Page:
Cranege brothers

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Thomas and George Cranege (also spelled Cranage), who worked in the ironworking industry in England in the 1760s, are notable for introducing a new method of producing wrought iron from pig iron.

Experiment of 1766[edit]

The process of converting pig iron into wrought iron (also known as bar iron) was at that time carried out in a finery forge, which was fuelled by charcoal. Charcoal was a limited resource, but coal, more widely available, could not be used because the sulphur in coal would adversely affect the quality of the wrought iron.[1]

Reverbatory furnace

George Cranege worked in Coalbrookdale in Shropshire, at the ironworks established by Abraham Darby I, and his brother Thomas worked at a forge in Bridgnorth in Shropshire. They suggested to Richard Reynolds, manager of the works at Coalbrookdale, that the conversion process could be done in a reverbatory furnace, where the iron did not mix with the coal. Reynolds was sceptical, but authorized the brothers to try out the idea.[2]

Richard Reynolds, in a letter dated 25 April 1766 to his colleague Thomas Goldney III, described his conversation with the Craneges and the experiment:

I told them, consistent with the notion I had adopted in common with all others I had conversed with, that I thought it impossible, because the vegetable salts in the charcoal being an alkali acted as an absorbent to the sulphur of the iron, which occasions the red-short quality of the iron, and pit coal abounding with sulphur would increase it.... They replied that from the observations they had made, and repeated conversations together, they were both firmly of opinion that the alteration from the quality of pig iron into that of bar iron was effected merely by heat, and if I would give them leave, they would make a trial some day.... A trial of it has been made this week, and the success has surpassed the most sanguine expectations.... I look upon it as one of the most important discoveries ever made....[2]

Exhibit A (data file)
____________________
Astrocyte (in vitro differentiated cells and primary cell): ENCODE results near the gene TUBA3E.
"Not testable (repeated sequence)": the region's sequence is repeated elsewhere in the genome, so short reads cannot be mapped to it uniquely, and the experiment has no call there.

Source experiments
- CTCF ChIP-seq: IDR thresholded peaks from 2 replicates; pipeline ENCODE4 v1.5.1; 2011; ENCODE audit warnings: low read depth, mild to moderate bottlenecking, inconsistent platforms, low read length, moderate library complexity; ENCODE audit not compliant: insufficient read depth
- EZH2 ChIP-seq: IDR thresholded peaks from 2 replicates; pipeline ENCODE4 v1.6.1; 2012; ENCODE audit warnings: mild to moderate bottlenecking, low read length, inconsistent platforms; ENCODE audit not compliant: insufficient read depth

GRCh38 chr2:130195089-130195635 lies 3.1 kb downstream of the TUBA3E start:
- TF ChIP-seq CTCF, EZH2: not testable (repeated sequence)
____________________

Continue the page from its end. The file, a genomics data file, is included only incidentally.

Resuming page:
A patent for the process, dated 17 June 1766, in the name of the brothers Cranege, was secured. It apparently made little difference to the lives of the brothers. The process was improved soon afterwards, by Peter Onions who received a patent in 1783, and by Henry Cort who received patents in 1783 and 1784 for his improvements.[2][3]

References[edit]

  1. ^ W. K. V. Gale, Ironworking, Shire Publications.
  2. ^ a b c Samuel Smiles, Industrial Biography: Iron Workers and Tool Makers, chapters 5 and 7, at Project Gutenberg
  3. ^  Smith, Charlotte Fell (1896). "Reynolds, Richard (1735-1816)". In Lee, Sidney. Dictionary of National Biography. 48. London: Smith, Elder & Co. pp. 69–71.